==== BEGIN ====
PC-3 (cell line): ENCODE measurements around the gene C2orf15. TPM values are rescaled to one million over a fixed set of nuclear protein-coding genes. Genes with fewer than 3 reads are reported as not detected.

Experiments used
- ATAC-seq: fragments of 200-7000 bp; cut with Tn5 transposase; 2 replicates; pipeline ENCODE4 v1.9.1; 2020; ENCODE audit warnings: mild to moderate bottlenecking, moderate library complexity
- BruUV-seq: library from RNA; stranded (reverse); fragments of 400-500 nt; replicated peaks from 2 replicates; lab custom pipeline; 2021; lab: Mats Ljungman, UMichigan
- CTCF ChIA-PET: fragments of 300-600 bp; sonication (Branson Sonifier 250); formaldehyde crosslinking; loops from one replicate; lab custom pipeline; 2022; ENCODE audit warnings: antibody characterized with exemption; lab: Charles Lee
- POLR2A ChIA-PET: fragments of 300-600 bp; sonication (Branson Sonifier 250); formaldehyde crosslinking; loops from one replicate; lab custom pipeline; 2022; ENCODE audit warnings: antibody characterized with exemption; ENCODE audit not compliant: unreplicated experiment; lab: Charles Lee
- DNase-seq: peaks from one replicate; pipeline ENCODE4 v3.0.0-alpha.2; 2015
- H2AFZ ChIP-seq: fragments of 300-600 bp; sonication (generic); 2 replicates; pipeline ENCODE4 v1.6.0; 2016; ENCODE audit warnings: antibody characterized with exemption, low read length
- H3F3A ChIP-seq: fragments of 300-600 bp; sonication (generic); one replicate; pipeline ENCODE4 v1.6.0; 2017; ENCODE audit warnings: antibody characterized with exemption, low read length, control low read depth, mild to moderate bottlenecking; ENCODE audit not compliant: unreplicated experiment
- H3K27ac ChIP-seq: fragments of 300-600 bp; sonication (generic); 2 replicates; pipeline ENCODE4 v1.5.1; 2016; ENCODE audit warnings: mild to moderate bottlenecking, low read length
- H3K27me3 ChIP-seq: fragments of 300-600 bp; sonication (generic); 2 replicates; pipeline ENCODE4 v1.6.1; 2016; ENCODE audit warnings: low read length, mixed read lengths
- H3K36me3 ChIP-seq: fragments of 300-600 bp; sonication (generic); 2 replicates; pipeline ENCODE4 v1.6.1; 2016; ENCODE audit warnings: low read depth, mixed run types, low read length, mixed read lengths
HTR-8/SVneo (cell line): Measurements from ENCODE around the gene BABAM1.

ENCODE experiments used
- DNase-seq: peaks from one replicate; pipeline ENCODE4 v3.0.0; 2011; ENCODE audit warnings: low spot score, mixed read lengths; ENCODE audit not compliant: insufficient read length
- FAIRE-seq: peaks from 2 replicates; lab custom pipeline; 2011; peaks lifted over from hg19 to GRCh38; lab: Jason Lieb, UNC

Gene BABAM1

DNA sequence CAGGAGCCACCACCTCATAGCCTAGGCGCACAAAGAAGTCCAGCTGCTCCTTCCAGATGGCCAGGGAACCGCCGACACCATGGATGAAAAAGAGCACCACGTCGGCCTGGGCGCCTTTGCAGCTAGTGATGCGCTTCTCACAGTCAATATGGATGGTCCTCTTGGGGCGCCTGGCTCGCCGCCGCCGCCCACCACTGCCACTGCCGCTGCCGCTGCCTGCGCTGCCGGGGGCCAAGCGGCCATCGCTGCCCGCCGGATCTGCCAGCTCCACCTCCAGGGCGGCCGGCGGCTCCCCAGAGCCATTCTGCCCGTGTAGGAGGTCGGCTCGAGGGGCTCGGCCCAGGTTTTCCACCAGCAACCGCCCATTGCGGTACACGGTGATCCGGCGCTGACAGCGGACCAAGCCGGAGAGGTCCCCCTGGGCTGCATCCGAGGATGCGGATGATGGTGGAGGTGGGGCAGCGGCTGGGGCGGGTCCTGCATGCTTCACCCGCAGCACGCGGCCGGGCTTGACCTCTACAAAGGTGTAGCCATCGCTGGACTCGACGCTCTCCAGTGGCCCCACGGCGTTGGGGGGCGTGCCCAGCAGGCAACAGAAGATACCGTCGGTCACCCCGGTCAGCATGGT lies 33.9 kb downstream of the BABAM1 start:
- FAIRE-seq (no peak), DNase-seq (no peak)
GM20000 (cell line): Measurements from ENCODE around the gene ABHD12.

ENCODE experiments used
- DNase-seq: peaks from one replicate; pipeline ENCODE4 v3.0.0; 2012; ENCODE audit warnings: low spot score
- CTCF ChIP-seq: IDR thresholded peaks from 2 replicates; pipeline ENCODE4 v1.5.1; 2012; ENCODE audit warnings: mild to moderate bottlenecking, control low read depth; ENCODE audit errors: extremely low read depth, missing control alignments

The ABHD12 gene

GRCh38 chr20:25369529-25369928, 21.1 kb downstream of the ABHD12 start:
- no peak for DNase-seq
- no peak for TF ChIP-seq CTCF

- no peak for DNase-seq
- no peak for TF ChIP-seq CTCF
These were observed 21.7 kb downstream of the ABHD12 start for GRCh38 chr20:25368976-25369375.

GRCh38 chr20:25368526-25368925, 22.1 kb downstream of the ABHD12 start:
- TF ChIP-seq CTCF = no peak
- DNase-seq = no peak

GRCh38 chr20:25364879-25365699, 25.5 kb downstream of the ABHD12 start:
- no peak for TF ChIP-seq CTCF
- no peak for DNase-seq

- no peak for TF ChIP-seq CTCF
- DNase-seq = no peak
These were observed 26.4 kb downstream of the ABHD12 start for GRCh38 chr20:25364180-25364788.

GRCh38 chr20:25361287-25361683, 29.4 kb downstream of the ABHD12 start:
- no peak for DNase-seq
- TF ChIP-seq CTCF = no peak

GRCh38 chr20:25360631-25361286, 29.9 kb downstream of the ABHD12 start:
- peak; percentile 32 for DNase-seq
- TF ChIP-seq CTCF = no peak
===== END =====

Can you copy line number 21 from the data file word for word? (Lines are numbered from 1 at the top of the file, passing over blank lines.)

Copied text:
ENCODE experiments used